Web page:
Pausing to put on my poncho, I attempted to wait out the storm as it passed but, after 20 minutes of heavy rain, I decided to march on and finish the remaining 3.5 miles to reach the spot I had planned to camp for the night. Each step was carefully calculated so as to not get my shoes wet, knowing I still had another long day before getting off trail to clean up and resupply. It started raining around 3:30 and by 5:30 I hadn’t yet reached my destination. With the sudden deluge of rain, the trail transitioned into a fast-flowing river, at which point I gave up on keeping my feet dry as the daylight slowly vanished. Trudging through ankle deep water, I finally reached camp around 6:30, fully soaked and quite aggravated.
It continued to rain all night and I awoke to pools of water everywhere. The stream I slept next to was raging and the trail was even more of a river than the evening before. Begrudgingly I got dressed by climbing into my cold wet clothing, slapping on my soggy shoes and setting out to wrap up this water-logged state. With knowledge of an upcoming three day vacation from the trail raising my spirits, I abandoned all concerns about my footwear and splashed straight through the middle of every mud puddle I came across while loudly bitching to myself about the lack of proper trail maintenance that led to this situation.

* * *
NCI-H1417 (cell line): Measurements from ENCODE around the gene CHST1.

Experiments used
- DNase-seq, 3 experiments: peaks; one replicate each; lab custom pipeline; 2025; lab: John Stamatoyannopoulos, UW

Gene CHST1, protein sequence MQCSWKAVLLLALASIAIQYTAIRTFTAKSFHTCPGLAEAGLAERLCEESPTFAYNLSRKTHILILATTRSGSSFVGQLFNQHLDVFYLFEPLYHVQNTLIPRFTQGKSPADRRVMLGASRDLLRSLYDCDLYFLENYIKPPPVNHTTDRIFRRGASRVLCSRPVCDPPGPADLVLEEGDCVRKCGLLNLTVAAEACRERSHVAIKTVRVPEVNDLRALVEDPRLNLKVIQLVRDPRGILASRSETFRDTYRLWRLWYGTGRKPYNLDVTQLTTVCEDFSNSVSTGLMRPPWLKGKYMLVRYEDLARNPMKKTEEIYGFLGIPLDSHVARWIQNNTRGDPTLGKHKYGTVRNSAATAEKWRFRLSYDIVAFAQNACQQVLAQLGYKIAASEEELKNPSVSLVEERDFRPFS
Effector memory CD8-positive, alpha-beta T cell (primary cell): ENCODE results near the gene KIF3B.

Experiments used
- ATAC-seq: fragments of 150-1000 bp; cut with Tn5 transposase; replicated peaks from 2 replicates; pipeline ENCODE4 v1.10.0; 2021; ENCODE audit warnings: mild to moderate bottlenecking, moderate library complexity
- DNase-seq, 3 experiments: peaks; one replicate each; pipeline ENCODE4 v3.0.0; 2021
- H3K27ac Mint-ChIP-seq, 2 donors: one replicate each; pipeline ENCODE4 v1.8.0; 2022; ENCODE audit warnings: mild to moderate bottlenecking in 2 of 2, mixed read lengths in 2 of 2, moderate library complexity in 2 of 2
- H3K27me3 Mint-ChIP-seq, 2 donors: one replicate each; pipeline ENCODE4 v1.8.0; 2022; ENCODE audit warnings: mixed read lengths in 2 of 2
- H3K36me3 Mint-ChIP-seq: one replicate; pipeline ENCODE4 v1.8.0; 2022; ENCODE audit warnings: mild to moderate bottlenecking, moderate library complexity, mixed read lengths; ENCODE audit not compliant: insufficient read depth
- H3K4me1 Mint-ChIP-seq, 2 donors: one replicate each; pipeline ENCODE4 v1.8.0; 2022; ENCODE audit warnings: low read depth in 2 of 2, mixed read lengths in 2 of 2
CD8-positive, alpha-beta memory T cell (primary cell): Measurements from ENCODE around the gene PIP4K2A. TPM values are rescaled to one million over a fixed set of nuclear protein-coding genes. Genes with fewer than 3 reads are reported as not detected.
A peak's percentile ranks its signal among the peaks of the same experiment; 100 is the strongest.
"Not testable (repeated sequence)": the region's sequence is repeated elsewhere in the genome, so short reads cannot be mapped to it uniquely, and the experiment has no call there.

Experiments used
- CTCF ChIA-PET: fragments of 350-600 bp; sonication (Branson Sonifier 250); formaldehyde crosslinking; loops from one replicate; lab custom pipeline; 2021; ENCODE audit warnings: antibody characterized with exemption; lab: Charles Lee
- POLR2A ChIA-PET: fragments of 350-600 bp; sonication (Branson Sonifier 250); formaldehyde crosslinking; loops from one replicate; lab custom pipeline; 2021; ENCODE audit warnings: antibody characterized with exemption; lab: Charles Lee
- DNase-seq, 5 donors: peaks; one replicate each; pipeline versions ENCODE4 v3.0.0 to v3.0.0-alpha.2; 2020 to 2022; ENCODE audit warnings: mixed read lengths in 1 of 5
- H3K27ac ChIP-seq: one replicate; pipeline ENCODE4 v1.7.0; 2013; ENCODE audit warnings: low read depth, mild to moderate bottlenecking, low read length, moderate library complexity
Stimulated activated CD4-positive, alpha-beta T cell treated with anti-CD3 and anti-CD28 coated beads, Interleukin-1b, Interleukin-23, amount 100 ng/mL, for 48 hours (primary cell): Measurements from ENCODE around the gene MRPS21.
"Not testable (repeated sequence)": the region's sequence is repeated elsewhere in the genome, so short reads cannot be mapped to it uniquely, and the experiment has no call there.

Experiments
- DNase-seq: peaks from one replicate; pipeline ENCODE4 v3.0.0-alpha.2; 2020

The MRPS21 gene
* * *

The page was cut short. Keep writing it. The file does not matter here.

As I crested a small hill, a sign fell into view marking the end of the Long Trail and the entrance into Massachusetts. Quite fittingly the thirty or so feet separating the two signs consisted again of ankle deep mud water, which I sarcastically stomped in like a delighted child after a rain storm. My frustration was quelled with the satisfaction of finishing another state and (as the YouTuber Darwin onthetrail always says) the experience of embracing the suck. I continued a few miles further on to the town of North Adams to meet up with Hannah where she and I ate dinner before heading home to Maine to attend a weekend music festival put on by one of my favorite bands, Skyfoot.
Each state so far has contained new challenges that make for memorable experiences which set each apart from the other. Nine long days on trail allowed me to conquer Vermont and taught me some good lessons in determination and solidarity that I carried with me into the next state on my southward journey, Massachusetts.